Crimes against children

Crimes against children

Crimes against children include, inter alia, the sexual abuse of children, the trafficking of children and crimes concerning child abuse images on the Internet. Eurojust plays an active role in tackling this growing and particularly heinous form of crime, by enabling efficient cross-border coordination between different States. The Agency supports judicial authorities in detecting links with cases in other countries and facilitates cooperation among the respective authorities with a view to prevent further victimisation of children and to identify and prosecute offenders. A Contact Point for Child Protection is appointed by Eurojust to act as a focal point for its efforts in this field.

Eurojust’s role

Since its establishment, Eurojust has played an active role in tackling crimes against children in close cooperation with agencies such as Europol and Interpol. By facilitating effective cross-border coordination and cooperation between States, the Agency helps national authorities to detect potential cross-border links between cases, improve the flow of information, and exchange relevant information with a view to identify and prosecute offenders.

In addition to its casework, the Agency works to develop awareness within this crime area, starting with the collection of statistics on Eurojust cases involving serious crimes against children. Further, Eurojust is a member of the ‘European Financial Coalition against Commercial Sexual Exploitation of Children Online’, and was involved in the process leading to the adoption of the Directive 2011/93/EU of the European Parliament and of the Council of 13 December 2011 on combating the sexual abuse and sexual exploitation of children and child pornography, which lays down common minimum rules for Member States concerning the definition of criminal offences and sanctions in the area of sexual exploitation of children.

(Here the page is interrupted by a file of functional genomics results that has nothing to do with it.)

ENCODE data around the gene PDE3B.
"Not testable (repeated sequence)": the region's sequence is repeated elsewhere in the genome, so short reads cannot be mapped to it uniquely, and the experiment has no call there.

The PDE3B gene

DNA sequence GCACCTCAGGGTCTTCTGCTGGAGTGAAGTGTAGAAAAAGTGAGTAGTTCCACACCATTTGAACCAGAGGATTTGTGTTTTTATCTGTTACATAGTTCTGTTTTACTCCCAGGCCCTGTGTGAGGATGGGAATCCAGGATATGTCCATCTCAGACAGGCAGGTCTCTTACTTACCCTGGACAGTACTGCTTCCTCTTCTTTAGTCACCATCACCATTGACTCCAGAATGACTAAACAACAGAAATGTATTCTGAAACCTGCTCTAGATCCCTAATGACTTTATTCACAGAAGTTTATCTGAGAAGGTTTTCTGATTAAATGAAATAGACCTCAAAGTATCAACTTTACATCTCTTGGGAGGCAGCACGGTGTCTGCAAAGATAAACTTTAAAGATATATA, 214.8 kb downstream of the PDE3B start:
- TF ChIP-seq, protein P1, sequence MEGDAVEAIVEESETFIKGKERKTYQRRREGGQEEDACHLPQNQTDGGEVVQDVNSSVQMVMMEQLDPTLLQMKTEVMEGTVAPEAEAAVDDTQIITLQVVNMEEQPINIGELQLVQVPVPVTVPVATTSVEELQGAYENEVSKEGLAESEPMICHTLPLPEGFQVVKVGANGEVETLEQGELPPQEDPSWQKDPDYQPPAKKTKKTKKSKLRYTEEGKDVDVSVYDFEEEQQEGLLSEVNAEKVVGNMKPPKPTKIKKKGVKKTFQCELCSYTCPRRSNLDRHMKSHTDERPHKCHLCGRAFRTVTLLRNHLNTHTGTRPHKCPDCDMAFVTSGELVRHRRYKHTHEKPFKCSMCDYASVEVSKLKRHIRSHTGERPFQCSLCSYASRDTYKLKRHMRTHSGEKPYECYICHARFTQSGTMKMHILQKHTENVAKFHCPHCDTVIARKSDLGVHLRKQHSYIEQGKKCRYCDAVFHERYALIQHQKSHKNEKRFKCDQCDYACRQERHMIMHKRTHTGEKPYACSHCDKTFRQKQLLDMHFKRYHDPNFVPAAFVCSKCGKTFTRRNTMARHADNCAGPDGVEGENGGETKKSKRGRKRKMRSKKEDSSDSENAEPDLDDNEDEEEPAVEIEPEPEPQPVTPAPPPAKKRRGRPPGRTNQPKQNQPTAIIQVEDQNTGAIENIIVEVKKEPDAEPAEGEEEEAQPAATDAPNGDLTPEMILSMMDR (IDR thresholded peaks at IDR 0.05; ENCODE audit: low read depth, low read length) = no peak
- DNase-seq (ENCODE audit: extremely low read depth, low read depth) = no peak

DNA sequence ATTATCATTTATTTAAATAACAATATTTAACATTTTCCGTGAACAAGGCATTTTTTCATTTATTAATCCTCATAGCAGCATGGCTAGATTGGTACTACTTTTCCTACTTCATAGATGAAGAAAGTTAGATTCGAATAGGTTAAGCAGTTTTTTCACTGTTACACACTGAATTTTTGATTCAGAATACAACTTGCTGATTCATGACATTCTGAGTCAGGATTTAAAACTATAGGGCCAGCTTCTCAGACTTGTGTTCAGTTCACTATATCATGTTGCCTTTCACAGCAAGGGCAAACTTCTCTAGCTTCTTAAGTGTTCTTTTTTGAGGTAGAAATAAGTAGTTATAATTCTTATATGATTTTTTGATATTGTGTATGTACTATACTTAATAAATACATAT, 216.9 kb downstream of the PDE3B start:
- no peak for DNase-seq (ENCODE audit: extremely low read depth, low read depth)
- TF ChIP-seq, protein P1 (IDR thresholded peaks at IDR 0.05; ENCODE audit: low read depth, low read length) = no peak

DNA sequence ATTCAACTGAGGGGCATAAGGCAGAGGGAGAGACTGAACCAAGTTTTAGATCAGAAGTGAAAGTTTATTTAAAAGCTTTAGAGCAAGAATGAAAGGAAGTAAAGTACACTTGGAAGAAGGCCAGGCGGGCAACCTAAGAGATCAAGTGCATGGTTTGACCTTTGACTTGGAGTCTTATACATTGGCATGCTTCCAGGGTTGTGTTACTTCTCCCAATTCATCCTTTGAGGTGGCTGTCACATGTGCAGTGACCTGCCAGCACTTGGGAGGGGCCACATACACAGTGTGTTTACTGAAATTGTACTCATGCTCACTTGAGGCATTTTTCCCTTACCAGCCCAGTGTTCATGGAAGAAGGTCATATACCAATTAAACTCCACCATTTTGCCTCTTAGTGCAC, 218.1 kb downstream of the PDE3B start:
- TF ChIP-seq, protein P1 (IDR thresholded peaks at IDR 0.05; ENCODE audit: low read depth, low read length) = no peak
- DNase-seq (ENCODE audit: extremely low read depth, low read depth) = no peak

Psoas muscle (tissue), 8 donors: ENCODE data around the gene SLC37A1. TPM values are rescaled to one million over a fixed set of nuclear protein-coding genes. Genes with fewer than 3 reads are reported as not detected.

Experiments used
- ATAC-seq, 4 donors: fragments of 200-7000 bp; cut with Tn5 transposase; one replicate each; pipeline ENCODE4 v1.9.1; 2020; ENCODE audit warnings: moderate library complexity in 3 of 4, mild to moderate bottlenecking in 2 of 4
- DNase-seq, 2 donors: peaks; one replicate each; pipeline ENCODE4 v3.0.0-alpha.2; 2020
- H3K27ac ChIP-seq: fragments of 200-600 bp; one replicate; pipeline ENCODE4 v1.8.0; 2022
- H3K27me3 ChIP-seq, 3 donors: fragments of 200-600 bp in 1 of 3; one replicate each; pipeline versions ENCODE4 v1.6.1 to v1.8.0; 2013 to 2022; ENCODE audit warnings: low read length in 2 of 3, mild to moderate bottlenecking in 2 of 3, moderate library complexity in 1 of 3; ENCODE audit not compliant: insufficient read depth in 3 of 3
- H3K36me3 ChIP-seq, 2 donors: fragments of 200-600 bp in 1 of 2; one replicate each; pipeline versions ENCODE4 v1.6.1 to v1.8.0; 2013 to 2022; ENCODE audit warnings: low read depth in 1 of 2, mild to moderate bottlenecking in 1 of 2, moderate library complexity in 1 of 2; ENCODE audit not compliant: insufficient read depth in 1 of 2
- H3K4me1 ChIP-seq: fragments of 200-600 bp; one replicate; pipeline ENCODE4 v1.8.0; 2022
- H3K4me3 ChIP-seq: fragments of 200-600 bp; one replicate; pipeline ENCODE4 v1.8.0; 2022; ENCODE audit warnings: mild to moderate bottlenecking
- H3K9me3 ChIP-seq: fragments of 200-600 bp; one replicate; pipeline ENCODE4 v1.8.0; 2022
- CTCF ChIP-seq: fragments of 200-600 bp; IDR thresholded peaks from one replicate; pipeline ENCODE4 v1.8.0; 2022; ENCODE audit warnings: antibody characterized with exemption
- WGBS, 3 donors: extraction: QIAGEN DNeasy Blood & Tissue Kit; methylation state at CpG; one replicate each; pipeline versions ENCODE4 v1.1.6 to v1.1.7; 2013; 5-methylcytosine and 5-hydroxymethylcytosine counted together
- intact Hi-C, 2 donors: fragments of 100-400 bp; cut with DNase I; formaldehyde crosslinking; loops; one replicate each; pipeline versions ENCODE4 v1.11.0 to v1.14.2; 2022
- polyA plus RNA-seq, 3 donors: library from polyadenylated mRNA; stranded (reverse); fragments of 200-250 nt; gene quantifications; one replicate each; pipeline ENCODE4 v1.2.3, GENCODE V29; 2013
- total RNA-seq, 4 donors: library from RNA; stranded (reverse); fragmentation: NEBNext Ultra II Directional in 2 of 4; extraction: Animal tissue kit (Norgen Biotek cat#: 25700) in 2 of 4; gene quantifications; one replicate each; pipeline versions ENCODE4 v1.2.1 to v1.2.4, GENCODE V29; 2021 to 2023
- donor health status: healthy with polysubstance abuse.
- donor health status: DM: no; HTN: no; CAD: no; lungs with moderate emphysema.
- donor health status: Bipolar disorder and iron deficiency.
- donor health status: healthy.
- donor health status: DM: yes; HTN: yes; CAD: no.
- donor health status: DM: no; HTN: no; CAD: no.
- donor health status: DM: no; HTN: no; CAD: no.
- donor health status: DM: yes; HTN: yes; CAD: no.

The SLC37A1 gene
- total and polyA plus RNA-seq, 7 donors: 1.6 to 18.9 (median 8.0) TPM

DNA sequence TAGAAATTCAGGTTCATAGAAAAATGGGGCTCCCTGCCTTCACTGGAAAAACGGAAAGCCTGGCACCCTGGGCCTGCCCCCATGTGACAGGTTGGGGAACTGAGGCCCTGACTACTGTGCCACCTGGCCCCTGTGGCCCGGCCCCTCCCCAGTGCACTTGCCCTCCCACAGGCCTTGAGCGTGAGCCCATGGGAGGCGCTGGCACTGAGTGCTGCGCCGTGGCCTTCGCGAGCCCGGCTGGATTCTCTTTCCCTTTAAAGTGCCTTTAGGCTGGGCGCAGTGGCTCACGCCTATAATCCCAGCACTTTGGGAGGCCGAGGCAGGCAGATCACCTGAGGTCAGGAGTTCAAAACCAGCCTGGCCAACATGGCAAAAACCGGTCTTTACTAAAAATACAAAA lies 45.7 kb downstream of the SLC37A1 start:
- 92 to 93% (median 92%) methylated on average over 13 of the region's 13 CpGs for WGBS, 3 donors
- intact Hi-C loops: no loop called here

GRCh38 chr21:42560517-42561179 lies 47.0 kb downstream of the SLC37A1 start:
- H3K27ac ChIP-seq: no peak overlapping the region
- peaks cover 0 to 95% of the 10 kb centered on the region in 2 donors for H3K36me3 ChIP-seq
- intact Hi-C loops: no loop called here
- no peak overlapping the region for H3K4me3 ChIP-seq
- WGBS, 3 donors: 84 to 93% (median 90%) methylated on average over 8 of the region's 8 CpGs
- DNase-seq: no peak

Contact Point

Eurojust’s work in this field is facilitated by its designated Contact Point for Child Protection who serves as a focal point and centre of expertise for serious cross-border crimes committed against children. The role of the Contact Point is performed by a National Member with the support of a small, dedicated team, and involves the following key tasks:

  • representing Eurojust in child protection and related matters, and ensuring Eurojust has access to best practice in the field;

  • following the work of national authorities, law enforcement organisations and other bodies in the field of child protection;

  • advising other National Members on possible tools and handling measures to use in their casework when dealing with investigations concerning children, such as witness and victim protection and Interpol’s database on missing children;

  • maintaining a constant and updated statistical overview of all relevant cases dealt with in Eurojust; and

  • advising the National Desks at Eurojust on the classification of the different types of criminality related to children.


Travelling child sex offences

Travelling child sex offences, or ‘Child sex tourism’, is a particularly challenging area of child abuse, in which Eurojust’s contribution is well recognised. Crimes involving EU citizens may take place in third countries where offences are not categorised as a specific crime, which can hamper investigations and attempted prosecutions. Member State authorities may also lack knowledge of the local judicial and cultural environment, making cross-border cooperation especially challenging.

In September 2011, Eurojust held a tactical meeting on travelling child sex offenders. The goals of the meeting were to identify the most common challenges faced in judicial cooperation in the fight against travelling child sex offenders, and to suggest possible solutions. The main outcomes of the tactical meeting are summarised in the following report.


This issue of the Eurojust News looks at aspects of Eurojust’s contribution to the European Union’s fight against child abuse, especially in the form of sexual abuse, sexual exploitation and abuse through the internet. Children are self-evidently vulnerable, and need special protection from those...